The characters themselves are hardly complex, and aren't all that surprising; you can see the double-crosses and changes of heart coming from a mile off. Still, they're reasonably engaging. It's a pretty big cast for a Disney movie, but everyone gets fleshed out well enough that you can sit down after the movie and talk about who your favorites are. (My two picks were Vinny Salvatore, the Italian demolitions expert, and Mrs. Stanley, the unbelievably sour communications officer.)

The visuals are also a kick: Mike Mignola, who has made a living drawing comics with a unique angular and often somber style is listed first among the production designers, and his signature is all over the movie. You can even spot it in the design of the Atlanteans themselves, though it's been softened and "Disneyfied."

The two major flaws, as I see it, are structural. First is in the design: several characters look like they belong in some other movie. Audrey, the Ulysses' engineer, should be in a Ralph Bakshi movie; Helga, second in command, belongs in a Howard Chaykin comic. I find it distressing that a studio that emphasizes drawing skills so much seems to be ignoring the concept of consistent character design. It's an especially bad sign when non-animators in the audience start noticing it.

Second, there's the odd sense of timing: for the first third of the movie (and chunks of the rest), there isn't any. Animators like to talk about the weight of a character, those shifts of mass that make his or her movements believable. Strangely enough, there's little weight to the dialogue and action. When blonde bombshell Helga (voiced by Claudia Christian) appears out of the darkness to tell Milo about his opportunity, it's staged like a scene right out of a Raymond Chandler story. But with the hurried back-and-forth dialogue, no word or phrase comes out feeling more significant than another. It's like the directors just want to get out of the buildings and get underwater as fast as they can.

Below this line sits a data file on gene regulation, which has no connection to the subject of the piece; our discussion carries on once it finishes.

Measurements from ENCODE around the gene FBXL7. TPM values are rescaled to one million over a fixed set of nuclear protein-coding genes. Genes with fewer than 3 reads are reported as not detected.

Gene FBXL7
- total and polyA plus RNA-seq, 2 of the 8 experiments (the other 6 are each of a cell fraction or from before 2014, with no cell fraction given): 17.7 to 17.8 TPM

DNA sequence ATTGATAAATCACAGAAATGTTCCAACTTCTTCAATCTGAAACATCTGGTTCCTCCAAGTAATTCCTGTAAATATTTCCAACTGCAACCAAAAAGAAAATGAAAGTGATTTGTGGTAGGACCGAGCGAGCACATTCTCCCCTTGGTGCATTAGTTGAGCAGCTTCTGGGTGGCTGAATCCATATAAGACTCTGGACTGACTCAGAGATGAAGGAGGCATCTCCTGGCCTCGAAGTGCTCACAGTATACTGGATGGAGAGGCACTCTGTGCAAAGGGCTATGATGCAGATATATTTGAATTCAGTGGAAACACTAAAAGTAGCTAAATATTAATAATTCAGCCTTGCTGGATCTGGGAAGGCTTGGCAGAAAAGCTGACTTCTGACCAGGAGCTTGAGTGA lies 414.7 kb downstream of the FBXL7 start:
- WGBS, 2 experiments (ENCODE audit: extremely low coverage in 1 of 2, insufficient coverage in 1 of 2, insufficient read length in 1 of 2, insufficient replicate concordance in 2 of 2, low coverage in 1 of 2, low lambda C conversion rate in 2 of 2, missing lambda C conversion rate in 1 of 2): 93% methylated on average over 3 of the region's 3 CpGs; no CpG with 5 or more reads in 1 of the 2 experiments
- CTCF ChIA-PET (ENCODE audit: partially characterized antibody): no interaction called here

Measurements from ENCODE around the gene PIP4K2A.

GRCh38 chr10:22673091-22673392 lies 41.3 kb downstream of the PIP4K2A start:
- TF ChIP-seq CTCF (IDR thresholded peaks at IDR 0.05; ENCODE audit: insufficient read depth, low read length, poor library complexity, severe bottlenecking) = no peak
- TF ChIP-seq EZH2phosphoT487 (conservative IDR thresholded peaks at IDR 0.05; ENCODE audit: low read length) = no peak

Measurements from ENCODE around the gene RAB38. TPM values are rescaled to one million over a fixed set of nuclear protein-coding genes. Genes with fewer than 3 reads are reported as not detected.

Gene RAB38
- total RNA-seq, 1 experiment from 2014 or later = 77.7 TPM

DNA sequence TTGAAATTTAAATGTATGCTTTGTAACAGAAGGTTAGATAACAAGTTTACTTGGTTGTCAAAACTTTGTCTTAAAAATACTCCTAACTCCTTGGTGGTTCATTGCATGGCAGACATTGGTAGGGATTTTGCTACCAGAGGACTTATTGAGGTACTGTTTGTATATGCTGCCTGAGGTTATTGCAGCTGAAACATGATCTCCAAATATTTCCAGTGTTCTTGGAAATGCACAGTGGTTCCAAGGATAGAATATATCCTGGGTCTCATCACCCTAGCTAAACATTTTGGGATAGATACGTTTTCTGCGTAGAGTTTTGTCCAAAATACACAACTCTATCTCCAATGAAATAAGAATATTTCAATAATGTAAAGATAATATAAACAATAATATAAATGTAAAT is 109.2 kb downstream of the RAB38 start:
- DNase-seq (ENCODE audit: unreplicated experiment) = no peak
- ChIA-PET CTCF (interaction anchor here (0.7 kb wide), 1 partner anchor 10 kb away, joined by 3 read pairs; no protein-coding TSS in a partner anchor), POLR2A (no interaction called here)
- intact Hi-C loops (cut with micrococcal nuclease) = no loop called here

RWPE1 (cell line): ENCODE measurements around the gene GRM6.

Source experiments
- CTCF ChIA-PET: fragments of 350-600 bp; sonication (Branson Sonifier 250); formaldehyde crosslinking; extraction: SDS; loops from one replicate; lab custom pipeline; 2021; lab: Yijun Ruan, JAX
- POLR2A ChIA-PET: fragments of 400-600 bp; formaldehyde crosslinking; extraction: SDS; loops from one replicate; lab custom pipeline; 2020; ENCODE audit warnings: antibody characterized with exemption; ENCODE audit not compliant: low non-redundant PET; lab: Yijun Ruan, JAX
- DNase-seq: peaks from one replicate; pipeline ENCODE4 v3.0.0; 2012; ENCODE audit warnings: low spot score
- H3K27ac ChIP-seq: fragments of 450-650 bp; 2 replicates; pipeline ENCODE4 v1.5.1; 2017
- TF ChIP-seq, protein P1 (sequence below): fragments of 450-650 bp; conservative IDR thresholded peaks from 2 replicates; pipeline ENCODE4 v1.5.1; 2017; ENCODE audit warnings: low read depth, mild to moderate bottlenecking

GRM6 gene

Eventually they do, of course, and then the film takes off. Atlantis bears a PG rating, and definitely earns it. While a touch less violent than, say, Star Wars, the heightened sense of danger adds an edge that hasn't been seen in a Disney animated feature since... well, ever. But that edge becomes blunted when there's no rhythm to the story, no highs or lows in the pacing.

Some anime fans have said that Atlantis: The Lost Empire rips off Nadia: Secret of the Blue Water, a theory I don't really buy. If anything, Atlantis aims for the feel of Hayao Miyazaki's Laputa: Castle in the Sky, and while on some levels it comes close, they still have a long way to go. Still, if you think of the films from Disney's golden age, their best output came when they were exploring, feeling their way into new territory, and making the odd mistake. If the modern Disney doesn't shrink from the challenge, Atlantis could mark the beginning of a journey into new territory for the studio, and consequently for Western animation. And that's an adventure I'll happily sign on for.

A Critical Eye exclusive (June 15, 2001)